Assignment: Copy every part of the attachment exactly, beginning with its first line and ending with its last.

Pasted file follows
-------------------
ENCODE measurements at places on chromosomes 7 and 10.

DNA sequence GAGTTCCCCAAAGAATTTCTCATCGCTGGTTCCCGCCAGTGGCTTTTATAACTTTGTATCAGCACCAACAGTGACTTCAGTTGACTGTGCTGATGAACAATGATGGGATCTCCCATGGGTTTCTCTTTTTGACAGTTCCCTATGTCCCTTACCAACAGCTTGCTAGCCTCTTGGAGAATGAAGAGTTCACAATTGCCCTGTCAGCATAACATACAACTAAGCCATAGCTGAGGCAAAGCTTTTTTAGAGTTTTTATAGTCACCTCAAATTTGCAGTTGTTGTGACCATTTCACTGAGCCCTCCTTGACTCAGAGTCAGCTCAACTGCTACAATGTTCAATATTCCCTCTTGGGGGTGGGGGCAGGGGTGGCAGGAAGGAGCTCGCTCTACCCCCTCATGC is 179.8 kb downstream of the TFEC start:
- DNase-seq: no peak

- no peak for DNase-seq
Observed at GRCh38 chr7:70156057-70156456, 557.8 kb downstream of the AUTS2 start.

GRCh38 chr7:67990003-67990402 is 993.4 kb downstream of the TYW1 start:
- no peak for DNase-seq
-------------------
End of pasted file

ENCODE measurements at places on chromosomes 7 and 10.

DNA sequence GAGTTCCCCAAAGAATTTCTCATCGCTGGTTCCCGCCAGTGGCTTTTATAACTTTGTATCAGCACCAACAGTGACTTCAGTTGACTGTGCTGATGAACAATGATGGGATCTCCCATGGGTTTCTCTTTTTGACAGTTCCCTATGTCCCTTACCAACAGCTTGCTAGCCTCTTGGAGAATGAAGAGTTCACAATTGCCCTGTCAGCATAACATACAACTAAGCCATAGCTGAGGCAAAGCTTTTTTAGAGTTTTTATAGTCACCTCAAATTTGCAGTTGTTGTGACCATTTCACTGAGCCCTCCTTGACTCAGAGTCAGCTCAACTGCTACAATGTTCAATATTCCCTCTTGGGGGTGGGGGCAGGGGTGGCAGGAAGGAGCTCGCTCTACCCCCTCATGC is 179.8 kb downstream of the TFEC start:
- DNase-seq: no peak

- no peak for DNase-seq
Observed at GRCh38 chr7:70156057-70156456, 557.8 kb downstream of the AUTS2 start.

GRCh38 chr7:67990003-67990402 is 993.4 kb downstream of the TYW1 start:
- no peak for DNase-seq